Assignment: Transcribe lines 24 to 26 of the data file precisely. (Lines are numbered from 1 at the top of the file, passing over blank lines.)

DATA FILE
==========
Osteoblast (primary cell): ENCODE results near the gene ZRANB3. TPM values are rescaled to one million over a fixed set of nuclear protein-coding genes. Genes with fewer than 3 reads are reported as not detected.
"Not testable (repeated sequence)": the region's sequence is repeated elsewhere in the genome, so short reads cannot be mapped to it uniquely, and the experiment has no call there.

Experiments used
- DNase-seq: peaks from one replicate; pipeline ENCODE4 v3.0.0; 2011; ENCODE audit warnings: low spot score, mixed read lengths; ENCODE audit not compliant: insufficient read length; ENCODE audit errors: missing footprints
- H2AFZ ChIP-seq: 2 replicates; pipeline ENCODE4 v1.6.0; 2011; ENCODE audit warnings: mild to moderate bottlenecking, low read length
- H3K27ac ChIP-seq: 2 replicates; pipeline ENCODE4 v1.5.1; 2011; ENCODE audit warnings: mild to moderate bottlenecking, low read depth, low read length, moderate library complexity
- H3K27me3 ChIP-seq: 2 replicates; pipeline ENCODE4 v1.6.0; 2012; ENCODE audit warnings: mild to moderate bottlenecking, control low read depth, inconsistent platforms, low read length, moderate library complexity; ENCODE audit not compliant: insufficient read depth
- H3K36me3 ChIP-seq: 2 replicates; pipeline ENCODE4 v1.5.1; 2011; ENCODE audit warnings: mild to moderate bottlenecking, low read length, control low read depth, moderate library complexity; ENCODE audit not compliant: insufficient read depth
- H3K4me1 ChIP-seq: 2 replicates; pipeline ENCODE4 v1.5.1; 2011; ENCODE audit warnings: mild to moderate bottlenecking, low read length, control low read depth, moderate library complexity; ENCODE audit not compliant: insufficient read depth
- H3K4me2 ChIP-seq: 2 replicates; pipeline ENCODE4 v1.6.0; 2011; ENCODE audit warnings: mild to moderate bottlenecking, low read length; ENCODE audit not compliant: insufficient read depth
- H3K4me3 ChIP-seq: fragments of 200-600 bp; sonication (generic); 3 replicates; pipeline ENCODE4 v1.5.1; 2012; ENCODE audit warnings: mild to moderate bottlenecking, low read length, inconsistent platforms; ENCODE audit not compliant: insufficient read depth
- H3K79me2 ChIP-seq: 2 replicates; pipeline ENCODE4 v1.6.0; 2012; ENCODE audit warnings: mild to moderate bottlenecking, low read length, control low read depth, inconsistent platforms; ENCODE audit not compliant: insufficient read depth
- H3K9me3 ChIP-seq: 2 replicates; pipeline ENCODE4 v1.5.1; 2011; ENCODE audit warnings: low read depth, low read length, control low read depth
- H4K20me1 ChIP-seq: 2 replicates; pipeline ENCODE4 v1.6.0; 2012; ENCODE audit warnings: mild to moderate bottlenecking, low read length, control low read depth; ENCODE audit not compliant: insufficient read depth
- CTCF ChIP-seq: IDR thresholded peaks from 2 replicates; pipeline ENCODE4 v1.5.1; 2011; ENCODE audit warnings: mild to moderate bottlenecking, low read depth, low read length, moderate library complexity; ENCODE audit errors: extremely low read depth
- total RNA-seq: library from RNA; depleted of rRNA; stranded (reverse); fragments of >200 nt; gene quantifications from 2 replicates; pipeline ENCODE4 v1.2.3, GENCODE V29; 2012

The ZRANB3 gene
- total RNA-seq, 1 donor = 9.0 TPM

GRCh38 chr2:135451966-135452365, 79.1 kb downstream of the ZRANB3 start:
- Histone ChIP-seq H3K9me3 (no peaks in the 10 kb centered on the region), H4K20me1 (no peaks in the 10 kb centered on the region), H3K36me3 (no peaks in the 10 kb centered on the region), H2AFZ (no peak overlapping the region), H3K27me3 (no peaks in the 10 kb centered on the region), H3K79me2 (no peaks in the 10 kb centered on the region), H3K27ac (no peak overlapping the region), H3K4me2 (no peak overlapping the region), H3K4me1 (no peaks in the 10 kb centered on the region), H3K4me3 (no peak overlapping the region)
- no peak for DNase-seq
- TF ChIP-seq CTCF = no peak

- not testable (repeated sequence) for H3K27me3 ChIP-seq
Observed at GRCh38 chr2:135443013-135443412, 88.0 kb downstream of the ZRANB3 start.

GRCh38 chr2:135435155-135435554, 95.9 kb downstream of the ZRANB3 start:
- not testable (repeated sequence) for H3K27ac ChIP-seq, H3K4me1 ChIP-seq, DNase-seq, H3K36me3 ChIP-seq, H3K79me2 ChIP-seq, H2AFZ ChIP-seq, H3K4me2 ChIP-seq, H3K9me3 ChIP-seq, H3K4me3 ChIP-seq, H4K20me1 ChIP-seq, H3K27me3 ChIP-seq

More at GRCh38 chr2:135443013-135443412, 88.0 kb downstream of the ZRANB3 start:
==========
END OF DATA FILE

Observed at GRCh38 chr2:135443013-135443412, 88.0 kb downstream of the ZRANB3 start.

GRCh38 chr2:135435155-135435554, 95.9 kb downstream of the ZRANB3 start:
- not testable (repeated sequence) for H3K27ac ChIP-seq, H3K4me1 ChIP-seq, DNase-seq, H3K36me3 ChIP-seq, H3K79me2 ChIP-seq, H2AFZ ChIP-seq, H3K4me2 ChIP-seq, H3K9me3 ChIP-seq, H3K4me3 ChIP-seq, H4K20me1 ChIP-seq, H3K27me3 ChIP-seq